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CLP Regulation in full effect

September 10th, 2015

The Classification, Labelling and Packaging Regulation (CLP; Regulation (EC) 1272/2008) has been in force since January 2009. On 1st June 2015 it came into full effect. The previous legislation, the Dangerous Substances Directive (DSD; Directive 67/548/EEC) and Dangerous Preparations Directive (DPD; Directive 1999/45/EC), are now repealed.

CLP is the European Union implementation of the United Nations’ Globally Harmonised System of classification and labelling (GHS). Its purpose is to standardise the clear communication of hazard information about substances to users, including consumers and industrial and professional users. It achieves this by defining the criteria on which the intrinsic hazardous properties of substances should be assessed. It also sets out the requirements for labelling and packaging and associated Hazard and Precautionary Phrases. Hazardous properties are characterised by ability to cause adverse effects to human health and to the environment, or intrinsic physical/chemical hazards.

The practical implication of the legislative change is that all remaining mixtures will require re-classification based on the CLP Regulation, something the downstream users will also need to be aware of. It has been obligatory to include substance classification based on the CLP scheme in REACH dossiers since December 2010, but classification using the DSD/DPD system could previously still be used for the purpose of classifying mixtures, which must now be removed.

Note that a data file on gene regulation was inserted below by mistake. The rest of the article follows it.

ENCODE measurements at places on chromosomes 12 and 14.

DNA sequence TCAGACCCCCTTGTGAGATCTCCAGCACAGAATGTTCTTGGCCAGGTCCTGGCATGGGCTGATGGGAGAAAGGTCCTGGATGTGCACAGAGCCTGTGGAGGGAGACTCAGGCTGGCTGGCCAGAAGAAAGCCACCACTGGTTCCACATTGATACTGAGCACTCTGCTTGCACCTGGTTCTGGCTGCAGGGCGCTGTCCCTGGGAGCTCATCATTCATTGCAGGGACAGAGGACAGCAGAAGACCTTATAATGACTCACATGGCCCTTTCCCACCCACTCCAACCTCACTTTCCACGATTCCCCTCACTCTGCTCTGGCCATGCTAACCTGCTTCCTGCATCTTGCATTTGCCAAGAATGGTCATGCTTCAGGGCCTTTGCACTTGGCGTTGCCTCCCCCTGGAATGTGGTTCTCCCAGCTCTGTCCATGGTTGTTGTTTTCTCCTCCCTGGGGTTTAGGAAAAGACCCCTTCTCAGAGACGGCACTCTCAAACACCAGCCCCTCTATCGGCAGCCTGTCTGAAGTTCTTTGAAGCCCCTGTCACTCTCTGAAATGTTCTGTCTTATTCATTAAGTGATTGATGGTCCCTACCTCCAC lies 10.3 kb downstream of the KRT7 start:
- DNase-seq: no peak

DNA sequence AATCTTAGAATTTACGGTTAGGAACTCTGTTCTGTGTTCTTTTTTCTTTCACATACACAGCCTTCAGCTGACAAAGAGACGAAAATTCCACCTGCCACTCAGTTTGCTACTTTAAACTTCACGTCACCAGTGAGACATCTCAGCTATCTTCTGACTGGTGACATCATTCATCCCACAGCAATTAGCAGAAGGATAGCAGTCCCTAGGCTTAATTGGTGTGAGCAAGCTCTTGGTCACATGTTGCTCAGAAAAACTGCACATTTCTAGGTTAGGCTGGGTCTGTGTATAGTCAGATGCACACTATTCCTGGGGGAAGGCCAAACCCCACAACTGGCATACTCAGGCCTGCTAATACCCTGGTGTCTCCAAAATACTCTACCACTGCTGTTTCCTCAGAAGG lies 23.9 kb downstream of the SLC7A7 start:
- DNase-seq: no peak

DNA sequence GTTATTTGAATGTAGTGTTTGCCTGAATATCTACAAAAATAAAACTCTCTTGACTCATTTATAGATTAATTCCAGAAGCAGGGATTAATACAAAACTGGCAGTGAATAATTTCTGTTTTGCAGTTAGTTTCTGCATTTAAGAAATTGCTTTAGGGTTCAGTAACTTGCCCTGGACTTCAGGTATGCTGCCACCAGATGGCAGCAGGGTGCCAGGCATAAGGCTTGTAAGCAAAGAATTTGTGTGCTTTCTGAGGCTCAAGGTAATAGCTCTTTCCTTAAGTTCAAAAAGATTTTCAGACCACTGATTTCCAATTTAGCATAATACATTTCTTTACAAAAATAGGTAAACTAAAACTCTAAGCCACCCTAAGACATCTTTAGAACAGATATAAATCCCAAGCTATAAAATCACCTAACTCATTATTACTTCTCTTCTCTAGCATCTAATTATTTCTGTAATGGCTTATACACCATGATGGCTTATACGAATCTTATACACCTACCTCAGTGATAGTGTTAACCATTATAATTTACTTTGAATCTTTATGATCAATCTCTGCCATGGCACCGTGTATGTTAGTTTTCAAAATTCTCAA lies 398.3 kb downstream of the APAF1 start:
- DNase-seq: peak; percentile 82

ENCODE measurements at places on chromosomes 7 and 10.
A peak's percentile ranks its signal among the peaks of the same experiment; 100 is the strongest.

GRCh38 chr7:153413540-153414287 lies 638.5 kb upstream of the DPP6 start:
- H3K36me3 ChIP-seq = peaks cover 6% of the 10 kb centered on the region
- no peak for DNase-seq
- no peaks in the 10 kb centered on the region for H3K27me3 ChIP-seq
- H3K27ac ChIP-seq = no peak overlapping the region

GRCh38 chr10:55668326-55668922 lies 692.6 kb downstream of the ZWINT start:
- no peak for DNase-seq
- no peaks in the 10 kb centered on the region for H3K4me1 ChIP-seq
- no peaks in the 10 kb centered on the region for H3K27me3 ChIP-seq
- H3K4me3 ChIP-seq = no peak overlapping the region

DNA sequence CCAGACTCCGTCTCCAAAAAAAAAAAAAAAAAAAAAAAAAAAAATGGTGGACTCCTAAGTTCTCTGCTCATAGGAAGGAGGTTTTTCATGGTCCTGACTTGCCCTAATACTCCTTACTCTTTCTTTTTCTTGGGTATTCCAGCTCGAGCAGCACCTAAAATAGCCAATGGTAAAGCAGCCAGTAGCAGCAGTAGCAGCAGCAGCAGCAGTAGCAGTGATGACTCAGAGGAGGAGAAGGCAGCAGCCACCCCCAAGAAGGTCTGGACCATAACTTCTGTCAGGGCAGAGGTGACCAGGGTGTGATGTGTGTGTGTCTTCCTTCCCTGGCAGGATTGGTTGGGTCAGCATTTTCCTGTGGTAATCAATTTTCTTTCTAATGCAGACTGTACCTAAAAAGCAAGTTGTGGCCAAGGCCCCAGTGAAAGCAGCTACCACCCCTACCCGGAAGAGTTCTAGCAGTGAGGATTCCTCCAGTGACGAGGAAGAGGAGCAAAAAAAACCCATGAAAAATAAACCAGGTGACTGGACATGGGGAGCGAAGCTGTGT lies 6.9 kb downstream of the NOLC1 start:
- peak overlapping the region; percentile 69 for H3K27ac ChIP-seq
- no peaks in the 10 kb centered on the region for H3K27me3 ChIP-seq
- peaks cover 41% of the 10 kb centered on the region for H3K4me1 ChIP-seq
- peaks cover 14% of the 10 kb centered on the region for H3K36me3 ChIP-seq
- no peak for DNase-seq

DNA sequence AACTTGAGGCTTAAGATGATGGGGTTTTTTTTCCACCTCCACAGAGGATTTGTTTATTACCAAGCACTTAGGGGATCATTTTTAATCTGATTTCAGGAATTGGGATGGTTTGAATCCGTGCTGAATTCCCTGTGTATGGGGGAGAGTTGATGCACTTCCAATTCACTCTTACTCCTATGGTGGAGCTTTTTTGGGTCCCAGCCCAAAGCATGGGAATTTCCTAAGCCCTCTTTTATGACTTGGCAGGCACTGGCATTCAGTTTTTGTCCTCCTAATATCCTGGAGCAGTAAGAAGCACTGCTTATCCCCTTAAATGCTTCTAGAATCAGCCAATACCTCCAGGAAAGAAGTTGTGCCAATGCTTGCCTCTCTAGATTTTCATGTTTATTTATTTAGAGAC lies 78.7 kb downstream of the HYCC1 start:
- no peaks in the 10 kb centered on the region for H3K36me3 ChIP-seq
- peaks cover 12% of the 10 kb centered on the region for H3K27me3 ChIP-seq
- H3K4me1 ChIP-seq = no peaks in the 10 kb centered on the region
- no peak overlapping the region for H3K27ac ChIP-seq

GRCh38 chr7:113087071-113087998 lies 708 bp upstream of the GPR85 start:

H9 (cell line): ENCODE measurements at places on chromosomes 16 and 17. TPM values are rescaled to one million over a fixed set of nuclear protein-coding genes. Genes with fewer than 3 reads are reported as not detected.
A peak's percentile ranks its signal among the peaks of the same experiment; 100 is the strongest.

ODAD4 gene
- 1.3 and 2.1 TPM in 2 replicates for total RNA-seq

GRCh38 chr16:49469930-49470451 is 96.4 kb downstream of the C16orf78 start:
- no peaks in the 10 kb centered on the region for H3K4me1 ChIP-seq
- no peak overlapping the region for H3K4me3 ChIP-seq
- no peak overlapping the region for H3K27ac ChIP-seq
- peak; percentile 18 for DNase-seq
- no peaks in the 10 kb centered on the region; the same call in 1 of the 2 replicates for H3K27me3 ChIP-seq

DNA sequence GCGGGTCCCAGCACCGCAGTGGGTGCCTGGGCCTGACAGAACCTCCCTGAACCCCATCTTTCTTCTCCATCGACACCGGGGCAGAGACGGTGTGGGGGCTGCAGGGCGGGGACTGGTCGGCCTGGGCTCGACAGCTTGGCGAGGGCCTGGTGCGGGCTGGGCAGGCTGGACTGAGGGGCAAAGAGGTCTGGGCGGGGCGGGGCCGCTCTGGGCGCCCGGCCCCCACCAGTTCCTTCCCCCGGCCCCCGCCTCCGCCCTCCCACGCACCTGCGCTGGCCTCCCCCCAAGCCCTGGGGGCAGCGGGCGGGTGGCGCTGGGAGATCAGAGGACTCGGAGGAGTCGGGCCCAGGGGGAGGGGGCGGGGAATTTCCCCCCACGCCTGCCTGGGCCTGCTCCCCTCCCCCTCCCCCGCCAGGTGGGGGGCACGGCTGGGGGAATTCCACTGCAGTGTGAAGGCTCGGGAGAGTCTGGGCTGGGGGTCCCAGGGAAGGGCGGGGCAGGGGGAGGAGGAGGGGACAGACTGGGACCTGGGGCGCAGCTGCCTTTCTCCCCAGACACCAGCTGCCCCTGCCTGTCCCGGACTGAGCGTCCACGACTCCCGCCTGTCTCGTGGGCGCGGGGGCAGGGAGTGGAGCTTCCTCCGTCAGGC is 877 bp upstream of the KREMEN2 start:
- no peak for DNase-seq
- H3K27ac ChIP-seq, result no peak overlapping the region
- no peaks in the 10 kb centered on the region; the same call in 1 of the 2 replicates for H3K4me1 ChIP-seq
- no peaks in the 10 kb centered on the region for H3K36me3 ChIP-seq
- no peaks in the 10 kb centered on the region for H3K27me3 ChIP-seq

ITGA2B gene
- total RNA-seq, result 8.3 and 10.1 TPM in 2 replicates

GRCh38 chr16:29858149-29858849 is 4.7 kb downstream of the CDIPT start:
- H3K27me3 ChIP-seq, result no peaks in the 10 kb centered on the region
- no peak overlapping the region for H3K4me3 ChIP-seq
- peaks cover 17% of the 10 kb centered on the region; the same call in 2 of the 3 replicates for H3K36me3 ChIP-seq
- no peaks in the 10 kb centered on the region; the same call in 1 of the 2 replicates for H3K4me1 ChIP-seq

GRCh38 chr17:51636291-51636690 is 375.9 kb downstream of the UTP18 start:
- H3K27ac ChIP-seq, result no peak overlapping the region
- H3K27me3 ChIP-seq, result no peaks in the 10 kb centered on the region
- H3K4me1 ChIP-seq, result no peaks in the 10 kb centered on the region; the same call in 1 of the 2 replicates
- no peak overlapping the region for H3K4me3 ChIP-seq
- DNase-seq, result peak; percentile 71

In addition to setting out hazard criteria and labelling and packaging requirements, CLP includes tables of “harmonised classifications”. These are classifications which have been agreed by the European member states and enforced in law by inclusion of Annex VI of CLP. Annex VI and the CLP Regulation itself, are periodically updated by Adaptations to Technical Progress (ATPs), which take into account developments in knowledge and understanding of the assessment of hazards and of the hazards of specific substances. The globally harmonised system of classification and labelling (GHS) has been fully implemented by the EU, however the implementation amongst other UN members remains variable.

PFA has years of experience in providing expert advice in matters relating to classification and labelling. The ECHA searchable CLP inventory can be found here.